After, Fleck announced the next band Bassekou Kouyate and Ngoni Ba from Mali and the first ever all ngoni band. The ngoni is a string instrument resembling a banjo that originates from West Africa. The body of the instrument is made of wood or calabash (a vegetable!) with animal skin stretched over top of it. It is plucked with speed and precision like a banjo and plugged in electric sounds invigorating. I don’t know how they micro phoned their instruments, but the sound was astonishing. As a young man playing on the street near the train station of Bamako in the 80s with his band and another more famous band, Kouyate strapped the ngoni around his shoulders and put an indelible mark on the instrument forever. No one ever strapped the ngoni around them standing up. At first, traditionalists didn’t approve, but soon enough it caught fire as an innovation. In traditional African garb, the band sounded like the force of a moving train. The band consists of three ngoni players, two gourd banging percussionists, and an extremely soulful female singer. Fleck eventually joined the group for most of the remainder of the performance consistently exchanging solos back and forth with Kouyate. As both banjo masters did that they continually gave signals of unselfish praise about the other performer. I never saw a crowd at the Boulder Theatre so packed and in complete awe. There was no room whatsoever. People were sitting in the aisles in the balcony even. Their attention and gaze was soft, but their souls and attention was transfixed to this unique sound that everyone was being introduced to. Bassekou Kouyate and Ngoni Ba and Bela Fleck were completely innovating and jamming. This set was amazing!

After a set break, Fleck came out solo acoustic and performed a song from his Bluegrass Sessions called “Katmandu.”  Slowly he brought together the whole group again including fiddle player Casey Driessen, whom Fleck joined with the Sparrow Quartet a few years ago. They played an uplifting song called “Falani,” which means little orphan. Apparently, Kouyate’s mother sang this song to him when he was about to get circumcised to calm him down. After the super group played a wonderful “Tanzamalican,” they each took a turn soloing on the final jam.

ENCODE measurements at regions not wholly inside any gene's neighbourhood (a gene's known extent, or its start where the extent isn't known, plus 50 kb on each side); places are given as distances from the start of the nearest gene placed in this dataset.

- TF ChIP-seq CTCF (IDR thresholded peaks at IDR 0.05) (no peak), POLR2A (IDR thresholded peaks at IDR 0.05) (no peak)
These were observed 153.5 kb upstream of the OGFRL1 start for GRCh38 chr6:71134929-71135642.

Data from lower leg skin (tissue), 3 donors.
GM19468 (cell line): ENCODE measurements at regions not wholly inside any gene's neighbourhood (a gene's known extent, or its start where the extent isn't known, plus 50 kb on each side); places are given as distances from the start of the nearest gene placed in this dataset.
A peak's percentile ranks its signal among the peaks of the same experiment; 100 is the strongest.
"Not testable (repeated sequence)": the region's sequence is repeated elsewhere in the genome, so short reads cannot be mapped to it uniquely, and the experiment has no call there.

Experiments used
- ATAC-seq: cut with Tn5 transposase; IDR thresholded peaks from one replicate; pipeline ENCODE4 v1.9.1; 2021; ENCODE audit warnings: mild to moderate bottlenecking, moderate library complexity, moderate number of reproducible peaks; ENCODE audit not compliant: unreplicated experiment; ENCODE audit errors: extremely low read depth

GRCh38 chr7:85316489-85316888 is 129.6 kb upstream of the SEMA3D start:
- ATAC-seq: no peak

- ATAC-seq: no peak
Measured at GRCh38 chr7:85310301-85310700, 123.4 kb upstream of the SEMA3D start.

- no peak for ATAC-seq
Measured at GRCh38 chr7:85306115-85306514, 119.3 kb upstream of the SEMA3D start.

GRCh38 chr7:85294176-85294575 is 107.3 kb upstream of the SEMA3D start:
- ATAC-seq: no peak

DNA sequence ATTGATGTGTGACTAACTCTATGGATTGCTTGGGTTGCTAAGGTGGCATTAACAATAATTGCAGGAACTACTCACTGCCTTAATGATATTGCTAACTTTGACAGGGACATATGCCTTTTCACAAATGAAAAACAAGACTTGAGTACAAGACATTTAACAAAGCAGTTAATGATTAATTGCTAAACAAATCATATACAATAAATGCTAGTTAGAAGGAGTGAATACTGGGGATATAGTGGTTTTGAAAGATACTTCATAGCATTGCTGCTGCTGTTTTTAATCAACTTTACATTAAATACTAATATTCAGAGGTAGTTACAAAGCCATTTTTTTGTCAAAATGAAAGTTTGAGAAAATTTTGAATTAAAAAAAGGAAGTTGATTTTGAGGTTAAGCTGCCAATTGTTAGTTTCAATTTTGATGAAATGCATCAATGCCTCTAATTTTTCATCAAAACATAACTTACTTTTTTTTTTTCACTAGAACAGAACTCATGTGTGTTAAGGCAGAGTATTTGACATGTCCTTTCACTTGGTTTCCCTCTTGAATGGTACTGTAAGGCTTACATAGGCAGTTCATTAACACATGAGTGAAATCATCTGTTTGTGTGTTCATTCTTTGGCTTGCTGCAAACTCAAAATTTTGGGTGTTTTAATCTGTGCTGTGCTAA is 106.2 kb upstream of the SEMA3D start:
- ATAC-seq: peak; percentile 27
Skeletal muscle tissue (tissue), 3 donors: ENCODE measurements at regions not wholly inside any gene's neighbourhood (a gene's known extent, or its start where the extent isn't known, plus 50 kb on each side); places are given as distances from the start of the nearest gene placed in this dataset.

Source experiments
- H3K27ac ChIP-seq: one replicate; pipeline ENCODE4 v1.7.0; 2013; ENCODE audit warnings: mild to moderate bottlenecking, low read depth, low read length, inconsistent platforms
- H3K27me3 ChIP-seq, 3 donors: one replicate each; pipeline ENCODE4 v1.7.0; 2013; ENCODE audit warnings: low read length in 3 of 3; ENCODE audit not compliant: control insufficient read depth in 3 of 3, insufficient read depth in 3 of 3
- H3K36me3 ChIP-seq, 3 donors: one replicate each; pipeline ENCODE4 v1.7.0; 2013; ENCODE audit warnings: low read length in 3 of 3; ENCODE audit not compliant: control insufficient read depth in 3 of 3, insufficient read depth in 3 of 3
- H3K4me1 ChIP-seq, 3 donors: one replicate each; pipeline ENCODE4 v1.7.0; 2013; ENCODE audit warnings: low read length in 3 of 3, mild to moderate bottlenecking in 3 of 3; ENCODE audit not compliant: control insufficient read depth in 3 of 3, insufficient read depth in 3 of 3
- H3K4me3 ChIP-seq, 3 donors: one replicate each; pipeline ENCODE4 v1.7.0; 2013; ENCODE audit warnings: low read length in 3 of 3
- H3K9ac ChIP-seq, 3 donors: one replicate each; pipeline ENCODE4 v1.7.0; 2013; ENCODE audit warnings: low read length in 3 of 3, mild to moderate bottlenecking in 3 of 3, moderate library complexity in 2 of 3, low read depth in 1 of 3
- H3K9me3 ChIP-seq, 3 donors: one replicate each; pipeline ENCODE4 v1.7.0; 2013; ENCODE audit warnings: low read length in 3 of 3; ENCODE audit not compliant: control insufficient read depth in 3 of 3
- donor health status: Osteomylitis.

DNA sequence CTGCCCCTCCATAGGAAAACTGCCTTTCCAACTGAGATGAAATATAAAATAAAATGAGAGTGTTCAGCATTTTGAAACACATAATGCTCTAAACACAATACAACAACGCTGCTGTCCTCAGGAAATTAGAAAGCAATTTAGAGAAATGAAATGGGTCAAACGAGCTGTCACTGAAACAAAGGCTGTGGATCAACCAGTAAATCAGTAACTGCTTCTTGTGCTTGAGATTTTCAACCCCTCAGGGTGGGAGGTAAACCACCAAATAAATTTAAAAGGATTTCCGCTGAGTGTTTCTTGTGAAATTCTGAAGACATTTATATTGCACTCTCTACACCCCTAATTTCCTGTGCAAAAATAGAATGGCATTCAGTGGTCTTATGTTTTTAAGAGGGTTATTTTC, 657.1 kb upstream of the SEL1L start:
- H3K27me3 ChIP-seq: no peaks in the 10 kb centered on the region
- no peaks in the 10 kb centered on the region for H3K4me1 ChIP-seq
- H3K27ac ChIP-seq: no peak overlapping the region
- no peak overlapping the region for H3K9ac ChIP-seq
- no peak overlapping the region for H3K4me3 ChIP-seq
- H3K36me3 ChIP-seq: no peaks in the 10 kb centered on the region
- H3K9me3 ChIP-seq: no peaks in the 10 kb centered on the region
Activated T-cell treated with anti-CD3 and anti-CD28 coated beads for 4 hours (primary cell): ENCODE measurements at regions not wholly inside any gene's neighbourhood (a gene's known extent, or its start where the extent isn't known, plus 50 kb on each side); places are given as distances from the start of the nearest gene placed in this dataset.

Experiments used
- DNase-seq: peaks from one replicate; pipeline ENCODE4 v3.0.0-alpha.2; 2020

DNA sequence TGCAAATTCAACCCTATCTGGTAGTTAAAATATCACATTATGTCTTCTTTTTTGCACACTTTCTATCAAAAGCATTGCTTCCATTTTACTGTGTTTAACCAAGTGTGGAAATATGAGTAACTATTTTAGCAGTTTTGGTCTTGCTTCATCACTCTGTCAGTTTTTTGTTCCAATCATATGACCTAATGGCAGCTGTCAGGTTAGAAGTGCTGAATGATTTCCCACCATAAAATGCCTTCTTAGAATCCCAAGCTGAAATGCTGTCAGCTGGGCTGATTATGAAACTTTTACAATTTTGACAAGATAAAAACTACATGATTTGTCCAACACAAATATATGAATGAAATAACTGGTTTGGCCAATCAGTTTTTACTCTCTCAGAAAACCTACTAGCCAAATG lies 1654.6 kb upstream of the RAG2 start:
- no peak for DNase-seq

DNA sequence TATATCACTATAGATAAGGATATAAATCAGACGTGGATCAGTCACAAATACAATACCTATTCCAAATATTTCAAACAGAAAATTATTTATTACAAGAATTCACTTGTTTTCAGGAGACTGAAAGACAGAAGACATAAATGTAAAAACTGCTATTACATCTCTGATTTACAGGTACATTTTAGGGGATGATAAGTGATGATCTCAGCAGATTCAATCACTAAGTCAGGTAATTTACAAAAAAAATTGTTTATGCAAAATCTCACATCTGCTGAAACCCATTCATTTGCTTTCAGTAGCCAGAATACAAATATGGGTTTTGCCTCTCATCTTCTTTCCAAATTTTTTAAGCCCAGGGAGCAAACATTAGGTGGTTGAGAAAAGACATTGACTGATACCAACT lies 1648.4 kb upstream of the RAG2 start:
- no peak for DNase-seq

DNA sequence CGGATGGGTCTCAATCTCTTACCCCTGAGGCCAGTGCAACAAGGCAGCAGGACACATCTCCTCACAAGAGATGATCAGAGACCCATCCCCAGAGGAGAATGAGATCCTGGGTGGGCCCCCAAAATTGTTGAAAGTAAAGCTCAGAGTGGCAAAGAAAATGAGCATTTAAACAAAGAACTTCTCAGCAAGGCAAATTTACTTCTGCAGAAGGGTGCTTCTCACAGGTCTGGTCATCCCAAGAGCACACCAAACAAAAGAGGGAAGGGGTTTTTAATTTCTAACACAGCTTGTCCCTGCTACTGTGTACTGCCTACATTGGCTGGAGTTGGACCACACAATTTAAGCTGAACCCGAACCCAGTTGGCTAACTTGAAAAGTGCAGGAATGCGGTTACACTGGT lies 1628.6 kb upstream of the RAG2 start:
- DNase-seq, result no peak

The encore was the highly acclaimed title track “Throw Down Your Heart.” This song was written by Fleck in Africa straight after hearing stories about slaves seeing the ocean for the first time in Tanzania. Bela was quoted in The Marquee saying, “We were told that slaves were transported east in much greater numbers than the slaves that went west to the Americas. When they saw the sea, they realized they would never see their homes again, and they ‘threw down their hearts.’” This is what I felt the musicians in the building did on this night in Boulder. Each one of these musicians was very inspirational and humble. It was a true honor to witness this type of testament to an instrument and musicians that are an integral part of history.

Check out more photos from the show.

1 Comment

Reh G's picture

Part of the banjo story I knew, but this stretches my knowledge a bit further. Nicely peaced together.